Overview: The U.S. Department of State’s Bureau of Energy Resources (State/ENR) launched the Unconventional Gas Technical Engagement Program (UGTEP) in April 2010 in order to help countries seeking to utilize their unconventional natural gas resources – shale gas, tight gas and coal bed methane – to identify and develop them safely and economically. Shale gas is one of the most rapidly expanding trends in onshore U.S. oil and gas exploration and production. According to the U.S. Energy Information Administration (EIA), during the last decade, U.S. shale gas production has increased fourteen-fold; it now accounts for 30% of U.S. gas production and 32% of total remaining recoverable gas resources in the United States. By 2030, EIA projects that shale gas will represent 14% of total global gas supplies, providing the reserve base necessary for expanded consumption in a business as usual scenario. Future climate policies could increase demand for unconventional gas since it is a lower-carbon “bridge fuel” to reduce CO2 emissions. Although the U.S. shale gas experience cannot be precisely duplicated, its application through UGTEP can be instrumental in helping governments understand the complexities of shale gas development. Governments often have limited capability to assess their own country’s unconventional gas resource potential or are unclear about how to develop it in a safe and environmentally sustainable manner through establishing the right regulatory policy and fiscal structures. The ultimate goals of UGTEP are to achieve greater energy security by supporting the development of environmentally and commercially sustainable frameworks.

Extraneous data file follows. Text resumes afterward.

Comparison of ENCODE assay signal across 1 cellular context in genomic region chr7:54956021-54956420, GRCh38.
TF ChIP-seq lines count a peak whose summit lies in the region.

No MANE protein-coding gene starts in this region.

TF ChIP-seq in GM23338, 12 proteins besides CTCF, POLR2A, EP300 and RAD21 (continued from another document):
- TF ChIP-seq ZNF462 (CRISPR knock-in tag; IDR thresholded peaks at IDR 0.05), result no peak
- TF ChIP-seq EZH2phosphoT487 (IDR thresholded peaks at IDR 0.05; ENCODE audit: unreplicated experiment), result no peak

Country Participation: Countries have been selected to participate in UGTEP based in part on the known presence of natural gas-bearing shale within their borders, market potential, business climates, geopolitical synergies and host government interest. To date, bilateral and multilateral UGTEP engagement has included Mexico, Colombia, Chile, Poland, Ukraine, Bulgaria, Romania, Lithuania, Jordan, Kazakhstan, Morocco, India, China, Indonesia, Vietnam, South Africa, Botswana and number of other countries, including under IEA, APEC and ASEAN umbrellas.
Government-to-Government: UGTEP uses government-to-government policy engagement to bring the U.S. federal and state governments’ technical expertise, regulatory experience and diplomatic capabilities to help selected countries understand their shale gas potential. U.S. Government agencies that partner with State/ENR under UGTEP include: the U.S. Agency for International Development (USAID); the Department of Interior’s U.S. Geological Survey (USGS); Department of Interior’s Bureau of Ocean Energy Management, Regulation, and Enforcement (BOEMRE); the Department of Commerce’s Commercial Law Development Program (CLDP); the Environmental Protection Agency (EPA), and the Department of Energy’s Office of Fossil Energy (DOE/FE). A benefit of this government-to-government cooperation is the potential for establishing and strengthening long-term working relationships at the technical and ministerial levels.
Sample Activities: UGTEP activities are tailored to each country’s specific needs and availability of funding. Examples of UGTEP activities in priority countries include: shale gas resource assessments; technical guidance to evaluate the production capability, economics and investment potential of shale gas resources; workshops and seminars on technical, environmental, business and regulatory challenges related to shale gas development; and in-country advisor support on regulatory, fiscal and policy development.